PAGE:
All right, I promise this is my last wedding-related post.

This is more for me to help remember, I think.  I had a whole lot of fun thinking of little details to personalize our wedding – not just for us, but for other people as well.  It was a little tricky at times, ordering things online and having things made here but not knowing until the day before the wedding if any of it would match.  Thankfully, it was gorgeous.  I want to make sure I don’t forget these little details and what they meant.  So please indulge me one more time and  allow me to walk you through our wedding at the micro level…

This was an easy one.  Turquoise/teal has been my favorite color for a long time – I find myself wearing it almost every day.  JCrew makes really cute bridesmaids dresses, and I loved that each of my ladies got to pick a style that suited them.  I love how it turned out!

Favorite girls in my favorite color

Red was an easy choice for our accent color.  It’s bright and cheerful, looks fabulous with turquoise, and happens to be my grandma’s favorite color.  After some debating, I narrowed the flowers themselves down to three:  roses, gerbera daisies, hypericum berries.

Roses – My dad has always loved growing roses, so our house has been surrounded by bushes of every variety and color for as long as I can remember.  They’re a gorgeous flower that is difficult to grow in a rough Montana climate, but my dad patiently coaxed hundreds of them back to life after a long, brutal winter.

The specific variety of rose I chose for our wedding was called a “Freedom Rose.”  It was a gorgeous red color but especially paid tribute to both our patriotic dads, who each served in their respective state assemblies.

Daisies – I chose gerbera daisies because my best friends Anna and Kathy both used them in their weddings, so it felt only right that they should carry them in mine.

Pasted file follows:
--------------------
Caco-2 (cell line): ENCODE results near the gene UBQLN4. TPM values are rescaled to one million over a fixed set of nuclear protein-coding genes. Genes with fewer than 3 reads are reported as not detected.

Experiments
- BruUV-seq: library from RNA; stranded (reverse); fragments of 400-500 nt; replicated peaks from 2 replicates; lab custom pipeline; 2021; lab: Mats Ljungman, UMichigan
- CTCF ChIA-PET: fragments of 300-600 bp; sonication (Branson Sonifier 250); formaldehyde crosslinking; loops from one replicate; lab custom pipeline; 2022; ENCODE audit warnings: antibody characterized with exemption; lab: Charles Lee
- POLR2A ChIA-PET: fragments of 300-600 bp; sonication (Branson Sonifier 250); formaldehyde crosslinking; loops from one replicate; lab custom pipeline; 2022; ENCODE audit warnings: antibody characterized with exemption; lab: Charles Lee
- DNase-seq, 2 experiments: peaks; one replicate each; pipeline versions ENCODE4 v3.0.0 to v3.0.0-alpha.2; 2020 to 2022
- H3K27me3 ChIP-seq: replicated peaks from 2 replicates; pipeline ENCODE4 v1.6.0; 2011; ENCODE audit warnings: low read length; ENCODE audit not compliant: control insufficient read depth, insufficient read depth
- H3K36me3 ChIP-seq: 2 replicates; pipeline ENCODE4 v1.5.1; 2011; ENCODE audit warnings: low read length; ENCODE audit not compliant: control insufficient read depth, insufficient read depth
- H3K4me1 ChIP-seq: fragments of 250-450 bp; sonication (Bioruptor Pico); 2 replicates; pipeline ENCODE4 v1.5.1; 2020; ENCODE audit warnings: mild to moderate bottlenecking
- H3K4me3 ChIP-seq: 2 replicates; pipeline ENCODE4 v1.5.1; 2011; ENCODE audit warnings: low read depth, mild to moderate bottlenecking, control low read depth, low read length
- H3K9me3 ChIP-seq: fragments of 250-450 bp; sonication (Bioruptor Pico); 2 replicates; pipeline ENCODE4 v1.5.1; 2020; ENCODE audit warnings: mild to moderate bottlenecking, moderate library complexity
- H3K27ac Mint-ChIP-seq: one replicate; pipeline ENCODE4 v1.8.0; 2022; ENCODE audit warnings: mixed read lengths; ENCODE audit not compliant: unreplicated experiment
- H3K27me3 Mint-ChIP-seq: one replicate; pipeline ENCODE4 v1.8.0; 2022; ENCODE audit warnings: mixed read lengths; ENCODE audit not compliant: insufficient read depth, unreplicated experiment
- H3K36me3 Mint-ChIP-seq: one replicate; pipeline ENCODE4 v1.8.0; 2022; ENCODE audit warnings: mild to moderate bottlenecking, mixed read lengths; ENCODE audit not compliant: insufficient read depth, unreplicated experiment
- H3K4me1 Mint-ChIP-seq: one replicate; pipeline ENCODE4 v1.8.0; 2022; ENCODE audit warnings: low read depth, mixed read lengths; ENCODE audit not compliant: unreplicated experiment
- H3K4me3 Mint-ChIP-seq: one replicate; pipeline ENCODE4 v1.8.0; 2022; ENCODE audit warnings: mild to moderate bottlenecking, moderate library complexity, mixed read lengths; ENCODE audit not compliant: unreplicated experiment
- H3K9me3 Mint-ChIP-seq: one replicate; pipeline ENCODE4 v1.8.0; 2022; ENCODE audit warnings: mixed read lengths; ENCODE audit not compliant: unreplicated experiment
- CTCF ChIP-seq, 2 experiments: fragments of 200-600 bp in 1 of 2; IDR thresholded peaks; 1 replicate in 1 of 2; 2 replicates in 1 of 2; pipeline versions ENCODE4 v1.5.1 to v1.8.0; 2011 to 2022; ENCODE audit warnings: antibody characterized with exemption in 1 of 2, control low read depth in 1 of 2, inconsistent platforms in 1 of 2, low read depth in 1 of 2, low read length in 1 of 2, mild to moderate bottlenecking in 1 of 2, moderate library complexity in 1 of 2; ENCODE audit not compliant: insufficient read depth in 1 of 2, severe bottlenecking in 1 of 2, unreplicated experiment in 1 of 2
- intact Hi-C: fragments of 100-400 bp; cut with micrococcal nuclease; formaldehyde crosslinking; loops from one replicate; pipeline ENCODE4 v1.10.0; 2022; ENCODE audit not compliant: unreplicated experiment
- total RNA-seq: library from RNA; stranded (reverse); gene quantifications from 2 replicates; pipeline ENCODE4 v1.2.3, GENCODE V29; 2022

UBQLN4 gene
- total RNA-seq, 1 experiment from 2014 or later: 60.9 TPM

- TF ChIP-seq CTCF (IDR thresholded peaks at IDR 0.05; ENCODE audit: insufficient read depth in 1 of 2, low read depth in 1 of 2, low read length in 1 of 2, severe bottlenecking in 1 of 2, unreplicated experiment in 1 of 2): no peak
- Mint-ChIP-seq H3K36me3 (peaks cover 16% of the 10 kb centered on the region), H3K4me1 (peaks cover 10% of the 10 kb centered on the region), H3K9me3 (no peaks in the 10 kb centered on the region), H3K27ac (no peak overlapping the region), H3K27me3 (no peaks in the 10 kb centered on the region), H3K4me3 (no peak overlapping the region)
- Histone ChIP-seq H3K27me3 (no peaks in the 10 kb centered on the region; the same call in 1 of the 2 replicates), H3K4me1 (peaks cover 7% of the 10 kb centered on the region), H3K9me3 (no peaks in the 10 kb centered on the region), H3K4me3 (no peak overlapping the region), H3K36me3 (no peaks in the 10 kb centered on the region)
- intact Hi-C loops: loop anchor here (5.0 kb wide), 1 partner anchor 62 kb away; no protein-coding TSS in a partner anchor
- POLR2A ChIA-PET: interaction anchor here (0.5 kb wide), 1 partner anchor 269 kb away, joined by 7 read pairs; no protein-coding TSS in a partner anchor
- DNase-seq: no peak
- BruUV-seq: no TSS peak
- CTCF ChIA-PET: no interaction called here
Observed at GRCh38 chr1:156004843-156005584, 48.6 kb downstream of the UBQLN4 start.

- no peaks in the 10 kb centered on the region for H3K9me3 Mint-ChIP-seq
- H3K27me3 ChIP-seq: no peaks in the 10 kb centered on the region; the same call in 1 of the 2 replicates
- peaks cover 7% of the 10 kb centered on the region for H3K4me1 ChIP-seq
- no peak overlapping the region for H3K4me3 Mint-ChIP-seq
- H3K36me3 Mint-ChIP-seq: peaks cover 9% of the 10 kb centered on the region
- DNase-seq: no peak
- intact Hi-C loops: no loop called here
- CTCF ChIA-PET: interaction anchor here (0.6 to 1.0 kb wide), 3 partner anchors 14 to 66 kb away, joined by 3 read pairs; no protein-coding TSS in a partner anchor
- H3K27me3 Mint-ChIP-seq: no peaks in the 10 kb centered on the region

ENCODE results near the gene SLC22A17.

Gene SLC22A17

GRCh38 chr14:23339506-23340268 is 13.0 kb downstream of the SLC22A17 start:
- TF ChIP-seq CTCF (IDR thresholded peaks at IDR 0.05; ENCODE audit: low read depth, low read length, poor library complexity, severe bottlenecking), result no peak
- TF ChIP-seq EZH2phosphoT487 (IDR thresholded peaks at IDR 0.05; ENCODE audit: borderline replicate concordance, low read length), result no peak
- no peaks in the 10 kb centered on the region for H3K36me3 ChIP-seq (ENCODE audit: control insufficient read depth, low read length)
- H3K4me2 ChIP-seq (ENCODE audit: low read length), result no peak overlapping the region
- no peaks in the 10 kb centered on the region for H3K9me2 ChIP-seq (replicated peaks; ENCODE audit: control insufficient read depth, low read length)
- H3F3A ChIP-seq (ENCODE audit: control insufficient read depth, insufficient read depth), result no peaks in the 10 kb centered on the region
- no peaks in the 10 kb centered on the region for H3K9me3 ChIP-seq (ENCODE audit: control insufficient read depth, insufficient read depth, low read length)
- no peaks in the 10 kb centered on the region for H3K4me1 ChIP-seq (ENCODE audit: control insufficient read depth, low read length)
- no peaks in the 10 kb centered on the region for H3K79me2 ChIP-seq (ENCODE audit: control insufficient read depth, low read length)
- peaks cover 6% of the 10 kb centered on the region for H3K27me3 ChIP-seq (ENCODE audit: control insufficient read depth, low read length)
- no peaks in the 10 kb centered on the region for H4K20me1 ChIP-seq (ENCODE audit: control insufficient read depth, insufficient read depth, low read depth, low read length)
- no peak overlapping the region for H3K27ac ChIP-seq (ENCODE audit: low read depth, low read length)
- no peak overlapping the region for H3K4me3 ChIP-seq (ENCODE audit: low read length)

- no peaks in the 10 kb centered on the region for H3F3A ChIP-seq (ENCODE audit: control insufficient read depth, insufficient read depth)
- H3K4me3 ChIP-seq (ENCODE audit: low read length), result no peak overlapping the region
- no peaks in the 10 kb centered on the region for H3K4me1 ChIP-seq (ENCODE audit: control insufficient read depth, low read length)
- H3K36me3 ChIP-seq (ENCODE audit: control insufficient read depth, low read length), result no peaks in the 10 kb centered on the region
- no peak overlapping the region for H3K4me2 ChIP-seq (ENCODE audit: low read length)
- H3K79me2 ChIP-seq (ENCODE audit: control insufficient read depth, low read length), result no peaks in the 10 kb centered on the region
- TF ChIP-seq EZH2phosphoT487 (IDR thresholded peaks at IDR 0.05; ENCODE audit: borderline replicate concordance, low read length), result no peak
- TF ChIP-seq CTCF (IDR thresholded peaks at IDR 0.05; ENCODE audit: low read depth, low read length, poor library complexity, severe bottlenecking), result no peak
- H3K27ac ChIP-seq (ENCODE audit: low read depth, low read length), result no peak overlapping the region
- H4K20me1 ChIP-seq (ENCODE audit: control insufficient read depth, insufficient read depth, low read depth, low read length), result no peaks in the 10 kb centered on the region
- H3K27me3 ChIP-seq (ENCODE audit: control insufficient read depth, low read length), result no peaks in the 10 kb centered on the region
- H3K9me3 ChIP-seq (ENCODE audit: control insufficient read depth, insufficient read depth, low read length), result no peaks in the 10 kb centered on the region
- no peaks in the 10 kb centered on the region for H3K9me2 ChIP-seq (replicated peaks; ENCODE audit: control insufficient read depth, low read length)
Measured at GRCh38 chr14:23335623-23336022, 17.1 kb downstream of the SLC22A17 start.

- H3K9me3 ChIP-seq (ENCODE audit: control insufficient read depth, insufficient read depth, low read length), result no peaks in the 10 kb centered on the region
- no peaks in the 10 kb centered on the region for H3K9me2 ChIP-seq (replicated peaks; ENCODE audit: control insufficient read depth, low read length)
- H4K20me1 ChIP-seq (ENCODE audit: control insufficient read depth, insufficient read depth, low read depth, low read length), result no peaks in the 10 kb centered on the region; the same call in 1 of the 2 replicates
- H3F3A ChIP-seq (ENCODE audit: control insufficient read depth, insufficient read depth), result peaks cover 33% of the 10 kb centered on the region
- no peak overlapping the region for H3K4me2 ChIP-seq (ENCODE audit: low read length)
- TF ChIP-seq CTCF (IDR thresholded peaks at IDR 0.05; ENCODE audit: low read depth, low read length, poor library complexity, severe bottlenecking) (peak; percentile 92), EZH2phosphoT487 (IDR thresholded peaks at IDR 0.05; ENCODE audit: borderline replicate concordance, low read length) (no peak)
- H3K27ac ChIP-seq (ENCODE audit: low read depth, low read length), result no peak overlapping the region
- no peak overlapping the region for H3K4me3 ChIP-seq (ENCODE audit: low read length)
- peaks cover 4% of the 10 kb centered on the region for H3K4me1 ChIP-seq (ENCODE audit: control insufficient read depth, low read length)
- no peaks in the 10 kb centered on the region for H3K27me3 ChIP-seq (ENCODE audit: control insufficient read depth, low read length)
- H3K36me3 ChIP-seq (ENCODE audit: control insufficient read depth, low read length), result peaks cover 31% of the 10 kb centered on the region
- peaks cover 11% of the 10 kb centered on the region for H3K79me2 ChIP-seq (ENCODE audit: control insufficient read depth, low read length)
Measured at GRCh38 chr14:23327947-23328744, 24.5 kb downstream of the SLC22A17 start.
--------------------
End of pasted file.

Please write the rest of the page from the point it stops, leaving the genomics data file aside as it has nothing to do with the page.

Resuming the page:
Hypericum Berries – My wonderful friend Chitra used them in her wedding, and she has the best taste of anyone I know.  Because I loved them so much, I ended up using them in Homecoming florals at Grove City every year I worked there.

I ordered all the flowers online in bulk, so each of us got to make our own bouquet.  In addition to my bouquet, I also made small bouquets for our moms and Dave’s grandmother Mossy.  Anna also did an incredible job on the boutonniers, and my mom and Robbie made every centerpiece a work of art.

Turquoise and red - love the combo!

I touched on this a couple posts ago, but Dave and I ordered a bunch of vases from a company called Kitengala here in Nairobi.  They make unbelievable things out of recycled glass.  We began with purchasing two pitchers for our moms and then ended up ordering smaller vases that we used as centerpieces and gifts for our guests.

And here’s how it looked all together…

Finally, here is a quick photo tour through a few of my other favorite details..

The stones in my ring are tsavorite, from the Tsavo region of Kenya. Dave's ring was a disappointing online purchase, so we got him a replacement to this one after the wedding.

These are the earrings my friend Jane gave me in China - long before a proposal or anything. Good thing they ended up looking so great with the dress! The necktie was my wedding gift to Dave - made by Hugo Boss, his favorite designer from his fashion days in NYC.

I ordered a unique piece of jewelry for each bridesmaid, all made by the same artist on Etsy. So they kind of coordinated but also reflected each person's personality.

Had Maasai bead sandals hand made in Kenya for all the special ladies in the wedding. Each girl got a uniquely-designed pair, and most of them fit (sorry Robbie!). Also, we all painted our toes in OPI Red - my favorite polish color!

My sister Maryann made these unbelievable strawberry cheesecake cupcakes for our reception. Also, they were displayed on my mom's lace tablecloth. This tablecloth was used on the cake table for the weddings of all 3 Koopman girls.

Our friends Linda and Susan provided unbelievable cookies for our western Pennsylvania-inspired cookie table. My two sisters also made incredible contributions. So delicious! Maryann even made mini "black and whites," a favorite of my dad's. They were also a tribute the great city of New York - a city my grandma loved, and the place Dave called home for 6 years.

We had this box made in Kenya to carry our rings for the ceremony. My original goal is that we would put love notes to each other in it for years to come. It's where we store our keys.

All images by Lockie Photography